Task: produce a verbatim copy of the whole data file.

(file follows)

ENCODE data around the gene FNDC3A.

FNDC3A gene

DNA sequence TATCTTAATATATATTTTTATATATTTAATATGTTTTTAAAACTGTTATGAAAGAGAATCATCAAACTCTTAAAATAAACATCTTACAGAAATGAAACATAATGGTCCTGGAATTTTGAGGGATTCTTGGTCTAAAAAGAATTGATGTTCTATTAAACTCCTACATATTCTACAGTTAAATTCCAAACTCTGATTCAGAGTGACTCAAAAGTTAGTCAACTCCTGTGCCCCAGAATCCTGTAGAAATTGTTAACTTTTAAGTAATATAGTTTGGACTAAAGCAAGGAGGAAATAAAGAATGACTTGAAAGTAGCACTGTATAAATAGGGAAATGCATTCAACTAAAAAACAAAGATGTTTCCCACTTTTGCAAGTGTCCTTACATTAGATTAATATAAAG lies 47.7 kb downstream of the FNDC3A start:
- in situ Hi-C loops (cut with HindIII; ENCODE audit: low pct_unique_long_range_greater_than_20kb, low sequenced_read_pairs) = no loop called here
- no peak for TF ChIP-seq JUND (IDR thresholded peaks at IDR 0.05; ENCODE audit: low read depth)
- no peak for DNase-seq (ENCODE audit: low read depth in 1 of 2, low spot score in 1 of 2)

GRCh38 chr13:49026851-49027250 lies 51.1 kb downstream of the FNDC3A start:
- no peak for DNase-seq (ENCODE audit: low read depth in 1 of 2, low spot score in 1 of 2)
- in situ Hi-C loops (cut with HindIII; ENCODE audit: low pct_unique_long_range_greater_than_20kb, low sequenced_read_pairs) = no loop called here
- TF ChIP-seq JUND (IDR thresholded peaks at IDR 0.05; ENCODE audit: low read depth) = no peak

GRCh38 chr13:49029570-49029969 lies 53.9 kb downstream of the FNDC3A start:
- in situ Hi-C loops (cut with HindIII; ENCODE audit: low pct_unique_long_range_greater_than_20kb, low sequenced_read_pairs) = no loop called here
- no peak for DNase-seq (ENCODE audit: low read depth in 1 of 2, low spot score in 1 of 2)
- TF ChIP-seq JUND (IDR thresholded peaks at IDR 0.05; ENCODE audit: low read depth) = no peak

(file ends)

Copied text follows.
ENCODE data around the gene FNDC3A.

FNDC3A gene

DNA sequence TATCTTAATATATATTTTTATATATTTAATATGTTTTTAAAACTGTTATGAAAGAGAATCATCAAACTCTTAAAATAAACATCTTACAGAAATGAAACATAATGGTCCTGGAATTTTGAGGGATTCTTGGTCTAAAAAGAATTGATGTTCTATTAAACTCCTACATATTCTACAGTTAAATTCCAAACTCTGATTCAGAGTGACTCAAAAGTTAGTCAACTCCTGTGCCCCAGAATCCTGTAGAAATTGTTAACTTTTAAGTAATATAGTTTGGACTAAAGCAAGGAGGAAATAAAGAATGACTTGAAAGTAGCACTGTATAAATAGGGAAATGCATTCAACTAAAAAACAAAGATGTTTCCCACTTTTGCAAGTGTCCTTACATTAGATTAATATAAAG lies 47.7 kb downstream of the FNDC3A start:
- in situ Hi-C loops (cut with HindIII; ENCODE audit: low pct_unique_long_range_greater_than_20kb, low sequenced_read_pairs) = no loop called here
- no peak for TF ChIP-seq JUND (IDR thresholded peaks at IDR 0.05; ENCODE audit: low read depth)
- no peak for DNase-seq (ENCODE audit: low read depth in 1 of 2, low spot score in 1 of 2)

GRCh38 chr13:49026851-49027250 lies 51.1 kb downstream of the FNDC3A start:
- no peak for DNase-seq (ENCODE audit: low read depth in 1 of 2, low spot score in 1 of 2)
- in situ Hi-C loops (cut with HindIII; ENCODE audit: low pct_unique_long_range_greater_than_20kb, low sequenced_read_pairs) = no loop called here
- TF ChIP-seq JUND (IDR thresholded peaks at IDR 0.05; ENCODE audit: low read depth) = no peak

GRCh38 chr13:49029570-49029969 lies 53.9 kb downstream of the FNDC3A start:
- in situ Hi-C loops (cut with HindIII; ENCODE audit: low pct_unique_long_range_greater_than_20kb, low sequenced_read_pairs) = no loop called here
- no peak for DNase-seq (ENCODE audit: low read depth in 1 of 2, low spot score in 1 of 2)
- TF ChIP-seq JUND (IDR thresholded peaks at IDR 0.05; ENCODE audit: low read depth) = no peak